I've considered trying a direct box and then hitting a mixer before the soundcard but I don't know if that will help any with the vst's. Perhaps with an actual amp. I have a Roland Cube 30 which has a direct recording out, but that too left me with a harsh, brittle sound. Maybe if I go from the Roland, to a Direct Box, to a mixer, and then the soundcard??...

Why do we have to get old...


   
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greybeard
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There are speaker simulators out there that are supposed to sound like a particular set of speakers - my Cream Machine has the H&K simulator built in.

This may be your answer. It gives you speaker simulation in a DI box.

I started with nothing - and I've still got most of it left.
Did you know that the word "gullible" is not in any dictionary?
Greybeard's Pages
My Articles & Reviews on GN


   
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Scrybe
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The Red Box Greybeard linked to is very nice.

If you're willing to give Amplitube a second try....

Guitar cabs tend to roll off pretty quickly above c.4kHz, so setting up a low pass filter on your EQ should bring you more into the real-amp-sound ballpark.

If that isn't sufficient, also try making some EQ cuts or boosts around the 240Hz and 2.5kHz marks. 240Hz is where you get the fullness in guitar tone, and 2.5Hz is where the bite is at. You said your clean sound is good, so there shouldn't be any need to cut around 50-60Hz (50 if UK, 60 if US), but you'd cut there if you had mains hum problems (not the greatest solution, but sometimes works as a bandaid).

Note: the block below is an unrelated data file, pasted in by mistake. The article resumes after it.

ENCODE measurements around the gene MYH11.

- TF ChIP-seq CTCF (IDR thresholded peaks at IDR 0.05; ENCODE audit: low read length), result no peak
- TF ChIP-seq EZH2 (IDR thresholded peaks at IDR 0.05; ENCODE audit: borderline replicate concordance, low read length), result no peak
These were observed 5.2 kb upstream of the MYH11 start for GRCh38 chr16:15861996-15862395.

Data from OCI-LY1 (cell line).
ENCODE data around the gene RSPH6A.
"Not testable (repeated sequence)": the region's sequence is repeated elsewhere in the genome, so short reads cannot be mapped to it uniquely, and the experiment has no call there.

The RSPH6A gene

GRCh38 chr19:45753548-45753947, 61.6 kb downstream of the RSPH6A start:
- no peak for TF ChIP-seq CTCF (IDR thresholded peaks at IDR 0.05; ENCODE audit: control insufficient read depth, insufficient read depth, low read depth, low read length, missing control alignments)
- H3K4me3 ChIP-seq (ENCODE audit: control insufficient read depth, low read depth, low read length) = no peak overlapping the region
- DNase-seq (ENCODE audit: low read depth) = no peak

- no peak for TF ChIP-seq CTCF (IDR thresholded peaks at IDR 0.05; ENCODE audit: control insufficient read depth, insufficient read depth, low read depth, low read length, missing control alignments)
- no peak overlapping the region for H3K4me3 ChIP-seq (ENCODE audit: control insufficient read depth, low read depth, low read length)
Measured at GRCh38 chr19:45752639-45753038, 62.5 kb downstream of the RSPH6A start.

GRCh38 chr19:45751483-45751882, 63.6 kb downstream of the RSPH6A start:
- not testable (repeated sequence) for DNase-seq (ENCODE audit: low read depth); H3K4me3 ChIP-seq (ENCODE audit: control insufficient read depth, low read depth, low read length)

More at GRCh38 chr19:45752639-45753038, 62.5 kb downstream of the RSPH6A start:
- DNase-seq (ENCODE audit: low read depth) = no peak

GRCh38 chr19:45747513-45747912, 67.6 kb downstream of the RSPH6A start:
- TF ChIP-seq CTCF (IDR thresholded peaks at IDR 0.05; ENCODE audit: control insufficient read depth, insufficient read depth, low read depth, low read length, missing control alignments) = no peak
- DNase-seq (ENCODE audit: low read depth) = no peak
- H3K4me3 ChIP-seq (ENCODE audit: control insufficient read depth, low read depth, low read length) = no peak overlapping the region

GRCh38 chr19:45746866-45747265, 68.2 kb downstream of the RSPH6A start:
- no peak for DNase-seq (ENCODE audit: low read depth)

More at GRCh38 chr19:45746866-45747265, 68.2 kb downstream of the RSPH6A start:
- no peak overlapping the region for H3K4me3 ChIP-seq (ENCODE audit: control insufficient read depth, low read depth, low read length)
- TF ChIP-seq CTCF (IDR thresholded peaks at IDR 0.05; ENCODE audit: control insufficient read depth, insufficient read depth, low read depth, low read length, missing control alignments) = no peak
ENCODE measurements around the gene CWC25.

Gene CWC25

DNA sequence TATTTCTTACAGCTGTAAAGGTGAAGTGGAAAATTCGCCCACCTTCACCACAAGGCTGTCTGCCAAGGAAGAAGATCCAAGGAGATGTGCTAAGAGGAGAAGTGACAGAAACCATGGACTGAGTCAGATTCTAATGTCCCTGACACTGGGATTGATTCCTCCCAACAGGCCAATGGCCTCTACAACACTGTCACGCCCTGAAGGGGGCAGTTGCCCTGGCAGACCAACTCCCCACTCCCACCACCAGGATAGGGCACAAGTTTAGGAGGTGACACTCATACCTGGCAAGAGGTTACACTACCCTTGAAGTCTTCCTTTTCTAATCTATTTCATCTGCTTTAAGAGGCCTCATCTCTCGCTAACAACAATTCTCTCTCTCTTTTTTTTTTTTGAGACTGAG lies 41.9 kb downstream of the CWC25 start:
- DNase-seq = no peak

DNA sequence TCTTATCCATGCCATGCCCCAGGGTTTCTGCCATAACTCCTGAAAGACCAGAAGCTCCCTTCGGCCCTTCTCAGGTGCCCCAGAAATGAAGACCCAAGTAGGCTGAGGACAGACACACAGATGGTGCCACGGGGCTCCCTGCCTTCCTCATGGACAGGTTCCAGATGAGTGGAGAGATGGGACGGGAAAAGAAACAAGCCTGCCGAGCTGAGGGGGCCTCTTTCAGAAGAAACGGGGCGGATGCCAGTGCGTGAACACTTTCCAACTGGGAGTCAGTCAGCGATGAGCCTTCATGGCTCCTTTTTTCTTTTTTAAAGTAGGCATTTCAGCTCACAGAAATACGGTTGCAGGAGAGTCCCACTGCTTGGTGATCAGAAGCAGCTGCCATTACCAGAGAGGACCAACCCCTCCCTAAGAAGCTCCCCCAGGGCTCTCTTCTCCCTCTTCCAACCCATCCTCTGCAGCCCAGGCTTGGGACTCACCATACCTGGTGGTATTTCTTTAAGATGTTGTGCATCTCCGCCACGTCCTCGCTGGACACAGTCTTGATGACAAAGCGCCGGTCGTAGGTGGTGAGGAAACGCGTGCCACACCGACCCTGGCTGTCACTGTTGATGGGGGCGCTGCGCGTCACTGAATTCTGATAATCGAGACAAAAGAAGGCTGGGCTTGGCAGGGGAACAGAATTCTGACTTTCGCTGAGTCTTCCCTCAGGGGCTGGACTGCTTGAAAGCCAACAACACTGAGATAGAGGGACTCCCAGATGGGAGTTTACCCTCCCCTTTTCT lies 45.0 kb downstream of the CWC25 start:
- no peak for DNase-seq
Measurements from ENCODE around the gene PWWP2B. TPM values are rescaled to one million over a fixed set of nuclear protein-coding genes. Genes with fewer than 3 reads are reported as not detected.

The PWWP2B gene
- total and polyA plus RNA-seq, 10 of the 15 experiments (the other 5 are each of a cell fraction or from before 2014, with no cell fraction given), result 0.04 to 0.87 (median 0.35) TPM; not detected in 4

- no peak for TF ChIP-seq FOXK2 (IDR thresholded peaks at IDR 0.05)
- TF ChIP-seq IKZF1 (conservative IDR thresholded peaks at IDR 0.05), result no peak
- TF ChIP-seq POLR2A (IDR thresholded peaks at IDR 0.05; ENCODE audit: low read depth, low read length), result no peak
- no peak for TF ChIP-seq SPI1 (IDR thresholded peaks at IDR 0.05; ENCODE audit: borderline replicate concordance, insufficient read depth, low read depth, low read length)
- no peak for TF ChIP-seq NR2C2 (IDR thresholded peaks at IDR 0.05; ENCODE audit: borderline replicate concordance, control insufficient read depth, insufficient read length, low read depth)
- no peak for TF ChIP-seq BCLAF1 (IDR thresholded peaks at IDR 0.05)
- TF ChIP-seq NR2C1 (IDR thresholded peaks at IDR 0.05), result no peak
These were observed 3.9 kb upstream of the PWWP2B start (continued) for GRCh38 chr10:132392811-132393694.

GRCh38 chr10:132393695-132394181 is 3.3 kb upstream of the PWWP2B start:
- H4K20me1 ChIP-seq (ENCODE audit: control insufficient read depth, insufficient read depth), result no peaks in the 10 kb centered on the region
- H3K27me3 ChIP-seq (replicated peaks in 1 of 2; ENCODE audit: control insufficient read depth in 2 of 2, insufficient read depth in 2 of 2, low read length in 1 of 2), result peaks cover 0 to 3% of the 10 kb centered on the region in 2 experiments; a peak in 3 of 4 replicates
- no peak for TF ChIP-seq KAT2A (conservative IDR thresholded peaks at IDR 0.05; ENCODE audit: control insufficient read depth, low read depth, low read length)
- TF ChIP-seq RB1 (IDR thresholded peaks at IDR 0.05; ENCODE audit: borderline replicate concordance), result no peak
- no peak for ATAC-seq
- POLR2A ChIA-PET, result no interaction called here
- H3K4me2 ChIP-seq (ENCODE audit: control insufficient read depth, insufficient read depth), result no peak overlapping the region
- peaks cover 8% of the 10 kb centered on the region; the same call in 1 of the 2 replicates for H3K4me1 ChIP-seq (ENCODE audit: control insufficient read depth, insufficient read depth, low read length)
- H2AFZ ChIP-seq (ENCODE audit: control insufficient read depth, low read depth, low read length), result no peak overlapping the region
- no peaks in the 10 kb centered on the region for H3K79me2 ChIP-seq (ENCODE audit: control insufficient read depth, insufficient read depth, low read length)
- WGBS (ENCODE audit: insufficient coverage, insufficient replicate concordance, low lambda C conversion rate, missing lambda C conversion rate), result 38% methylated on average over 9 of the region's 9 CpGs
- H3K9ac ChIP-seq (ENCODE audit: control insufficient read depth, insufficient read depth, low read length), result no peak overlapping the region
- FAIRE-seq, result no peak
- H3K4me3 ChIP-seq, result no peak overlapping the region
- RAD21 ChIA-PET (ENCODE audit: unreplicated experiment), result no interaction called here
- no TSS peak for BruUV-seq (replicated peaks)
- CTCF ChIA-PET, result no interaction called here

A DI box might help your signal chain - I found going Guitar>FMR RNP>2626>computer gave me less mud in my audio than going Guitar>2626>computer. Probably because the RNP pres were better suited to guitar than the pres on the 2626, and this set up meant I was running a patch cable from the RNP to line insert on the back of the 2626, bypassing the pres on the latter. If your set up allows for a similar workaround, it may be that a DI or preamp has pre's better suited to guitar than those on your mixer. Doesn't mean the mixer pre's are bad though - pre's differ in quality, but generally any specific pre will be better suited to some instruments than others. For example,, I found the 2626 pre's sound great when micing my acoustic guitar, there was no need to employ the RNP, but with electric guitar, I always use the RNP in my signal chain if going direct.

I realise all of this is more than a bit tangential to your OP, but figured it worth throwing out there just in case it was of use. Hope you find a set up that works for you.

Edit: even with a Pod or other set up, those EQ suggestions might improve your mix, so they're worth the try if you're unhappy with your guitar tone, even if not using an amp sim.

Ra Er Ga.

Ninjazz have SuperChops.

http://www.blipfoto.com/Scrybe


   
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bfloyd6969
(@bfloyd6969)
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Topic starter  

Thanks again all. I'll look into the Redbox more and also try your tips Scrybe...

Why do we have to get old...


   
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TRGuitar
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One word ................................ SansAmp

I have one and it is awsome ... but it's not cheap. Almost $200.

"Work hard, rock hard, eat hard, sleep hard,
grow big, wear glasses if you need 'em."
-- The Webb Wilder Credo --


   
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bfloyd6969
(@bfloyd6969)
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Joined: 13 years ago
Posts: 91
Topic starter  

Sorry to bring this back, but I just wanted to post that I just picked up a Line 6 POD 2.0 to record direct with. I've been trying to record with the with all the amp sims out today (have GR3, Amplitube 2, and Amplitube Fender) but just couldn't get that sound I wanted. I haven't tried anything yet with the POD but I'm hoping it will work for what I want...

Why do we have to get old...